Two Cookbooks

Mark Peel, New Classic Family Dinners, Wiley, 2009

Williams-Sonoma, The Weeknight Cook, Oxmoor House, 2009

I realize I have a slight mental illness and addiction towards cookbook collecting. Truly, with my 1,500 plus collection, I would be fine if I never bought another cookbook. The even funnier part is that I so rarely cook from cookbooks. I read them all the time for inspiration and ideas, but usually start free-wheeling whenever I get in the kitchen and only check recipes as a reference once in awhile to get a ballpark idea on the direction I'm heading in. Yet I continue to acquire and collect cookbooks and cooking magazine and just love them. I thought I'd mention two of my most recent addtions.

My second-cousin, Karen Hattan, just gave me Mark Peel's New Classic Family Dinners. Mark Peel is the owner of LA's famed restaurant Campanile where they are known for their Monday Night Family Dinners. This book is gorgeous. I love the paper it is printed on, the photography, the writing and the recipes. This is one of those cookbooks where instead of leafing through and finding one or two things you'd like to make, you actually want to make something from every other page: Iceberg Lettuce with Roquefort-Buttermilk Dressing, Shrimp Louis, Linguine with Clams, Campfire Potatoes, Tomato and Goat Cheese Tarts, Brined Chicken, Beef Braised Brisket, Smothered Pork Chops, Smoked Tomato BBQ Sauce, Prime Rib with Yorkshire Pudding, Bacon Wrapped Meatloaf, Sausages Braised in Beer with Sauerkraut, Unabased Unashamed Southern Fried Chicken (soaked in buttermilk the same way I make mine) and then of course one of my all time favorites: Santa Maria Tri-Tip Barbecue. The desserts are all homemade classics too: REAL Chocolate Pudding with Whipped Cream, Peach Melba, Plum Granita, Roasted Figs, Key Lime Cheesecake, Peach goes on and on. The back has menus which most people find helpful when they don't know what salad to serve with what entree and then which dessert.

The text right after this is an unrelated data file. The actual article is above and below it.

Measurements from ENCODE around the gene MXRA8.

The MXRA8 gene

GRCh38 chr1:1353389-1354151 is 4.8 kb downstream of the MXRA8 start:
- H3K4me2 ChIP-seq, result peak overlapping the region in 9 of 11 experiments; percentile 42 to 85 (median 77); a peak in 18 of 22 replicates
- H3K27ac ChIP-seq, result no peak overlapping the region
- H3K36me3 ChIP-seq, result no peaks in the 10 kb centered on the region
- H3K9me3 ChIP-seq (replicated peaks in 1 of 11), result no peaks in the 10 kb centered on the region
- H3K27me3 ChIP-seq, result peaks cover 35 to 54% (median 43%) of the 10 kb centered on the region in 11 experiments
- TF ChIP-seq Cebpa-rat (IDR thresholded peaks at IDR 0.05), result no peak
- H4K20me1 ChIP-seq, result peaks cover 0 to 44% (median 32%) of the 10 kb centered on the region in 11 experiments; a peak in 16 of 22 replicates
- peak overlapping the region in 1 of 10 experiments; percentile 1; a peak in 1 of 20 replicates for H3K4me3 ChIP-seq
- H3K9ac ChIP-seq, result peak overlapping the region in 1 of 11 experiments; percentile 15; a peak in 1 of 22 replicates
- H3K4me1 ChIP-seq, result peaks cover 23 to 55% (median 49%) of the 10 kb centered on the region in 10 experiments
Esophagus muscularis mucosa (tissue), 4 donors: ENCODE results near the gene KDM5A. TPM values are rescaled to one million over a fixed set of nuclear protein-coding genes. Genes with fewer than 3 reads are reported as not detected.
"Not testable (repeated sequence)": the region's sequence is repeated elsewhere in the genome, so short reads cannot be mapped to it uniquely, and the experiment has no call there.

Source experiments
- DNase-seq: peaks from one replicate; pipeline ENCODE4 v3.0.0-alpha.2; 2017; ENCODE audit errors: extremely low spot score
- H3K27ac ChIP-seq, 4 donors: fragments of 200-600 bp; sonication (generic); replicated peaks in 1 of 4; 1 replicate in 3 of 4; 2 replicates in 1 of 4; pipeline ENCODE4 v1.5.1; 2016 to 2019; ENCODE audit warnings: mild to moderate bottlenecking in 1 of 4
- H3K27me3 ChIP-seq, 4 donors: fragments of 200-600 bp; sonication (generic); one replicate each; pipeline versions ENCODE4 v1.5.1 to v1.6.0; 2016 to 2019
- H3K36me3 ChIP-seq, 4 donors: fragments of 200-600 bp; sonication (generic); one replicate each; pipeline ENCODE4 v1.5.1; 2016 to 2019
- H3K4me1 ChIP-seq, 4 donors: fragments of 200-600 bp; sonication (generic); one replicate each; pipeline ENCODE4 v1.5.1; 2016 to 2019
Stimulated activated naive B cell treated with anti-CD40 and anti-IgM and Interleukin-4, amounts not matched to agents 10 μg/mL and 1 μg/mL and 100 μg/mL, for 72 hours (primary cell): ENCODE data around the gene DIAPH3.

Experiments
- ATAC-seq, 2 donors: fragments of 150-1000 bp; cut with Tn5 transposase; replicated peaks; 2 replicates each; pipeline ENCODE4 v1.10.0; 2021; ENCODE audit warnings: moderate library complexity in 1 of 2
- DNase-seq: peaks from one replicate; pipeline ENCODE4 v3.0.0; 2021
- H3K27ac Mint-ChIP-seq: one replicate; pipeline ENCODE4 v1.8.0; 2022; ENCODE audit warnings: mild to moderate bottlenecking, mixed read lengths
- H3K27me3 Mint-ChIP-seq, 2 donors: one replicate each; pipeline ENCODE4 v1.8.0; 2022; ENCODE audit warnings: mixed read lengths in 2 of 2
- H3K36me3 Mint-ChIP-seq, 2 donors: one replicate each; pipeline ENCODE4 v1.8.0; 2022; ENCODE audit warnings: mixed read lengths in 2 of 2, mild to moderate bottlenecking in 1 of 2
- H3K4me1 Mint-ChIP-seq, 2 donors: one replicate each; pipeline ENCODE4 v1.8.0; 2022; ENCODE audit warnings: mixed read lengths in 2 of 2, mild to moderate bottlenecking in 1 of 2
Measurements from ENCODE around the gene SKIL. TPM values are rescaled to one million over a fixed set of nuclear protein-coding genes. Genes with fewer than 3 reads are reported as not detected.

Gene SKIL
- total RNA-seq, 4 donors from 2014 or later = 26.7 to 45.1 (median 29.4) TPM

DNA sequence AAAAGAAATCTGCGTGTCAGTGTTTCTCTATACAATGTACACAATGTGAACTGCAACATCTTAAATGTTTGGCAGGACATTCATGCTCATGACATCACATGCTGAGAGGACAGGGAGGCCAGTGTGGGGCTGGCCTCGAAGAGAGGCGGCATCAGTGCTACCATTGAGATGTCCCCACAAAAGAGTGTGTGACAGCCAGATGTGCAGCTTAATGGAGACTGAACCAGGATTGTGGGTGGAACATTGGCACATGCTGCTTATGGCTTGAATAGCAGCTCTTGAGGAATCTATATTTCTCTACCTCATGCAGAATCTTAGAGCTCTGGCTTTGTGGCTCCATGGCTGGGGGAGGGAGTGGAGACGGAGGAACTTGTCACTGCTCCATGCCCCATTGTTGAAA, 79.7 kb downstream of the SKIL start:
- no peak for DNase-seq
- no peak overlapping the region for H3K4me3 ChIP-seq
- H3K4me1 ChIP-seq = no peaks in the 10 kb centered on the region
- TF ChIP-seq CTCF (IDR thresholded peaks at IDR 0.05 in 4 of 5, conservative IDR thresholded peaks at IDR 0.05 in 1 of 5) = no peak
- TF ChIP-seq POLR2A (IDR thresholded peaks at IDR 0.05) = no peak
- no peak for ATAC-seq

I liked the opening about the problems chefs find when they move into a home kitchen. One being that the smoke alarm goes off all the time because chefs are used to cooking at such high heat. (My smoke alarm goes off about 5 times a week in my house!) This cookbook isn't for novices. Even though the food is homemade comfort food, Mark Peel didn't take any shortcuts. He is giving you the full and complete directions on how and why his food is delicious. And it is delicious because he is making everything from scratch. To me it is the difference between homemade lemonade with fresh squeezed lemons vs. the powdered kind you buy in a box. There is no comparison. Some of the recipes are easy and all were tested in a home kitchen instead of at his restaurant. There certainly were adaptations made so the recipes work at home. But no compromise was made for quality or taste. Since I'm always going for incredible taste above everything else, I love this cookbook.

I'll enclose Peel's recipe for Plum Granita. (You can make granita out of any fruit at all. I've made it from Guavas, Limes, Lemons, Oranges. I know you can't get fresh plums right now, so you could always make a version with Lemons or oranges for the holidays. I'll make a note to send you one. I'm not sure why Peel keeps the pits in the plums when he first cooks them. That is the only part I'd probably skip. Put I thought I'd stay true to his recipe when writing it for you.)

Plum Granita

There's a progression of flavors in this dessert. When you take a spoonful, all you get at first is sweetness: then as it warms up in your mouth, the richness and sharp complexity of the plum flavors and the spices emerge. If you only use Santa Rosa Plums, which are more available than Elephant Heart Plums, the result will be sharper and more tannic because of the skins. A word of caution: Do not wear a white linen shirt while making this.

2 pounds ripe plums, Elephant Hearts and Santa Rosas if available, quartered (retain the pits)
1 vanilla bean, split and scraped
3 whole cloves
1/4 teaspoon cracked black peppercorns
1/2 cup sugar
Zest of one Lemon
2 cups red wine, preferably a light Pinot Noir

1. Place a 9 x 11 pyrex baking dish in the freezer. Place the plums with their pits in a heavy medium saucepan. Add the vanilla bean and seeds, the cloves, pepper, sugar, lemon zest and 1 cup of wine. Bring to a simmer and simmer 15 minutes, until the plums are very soft.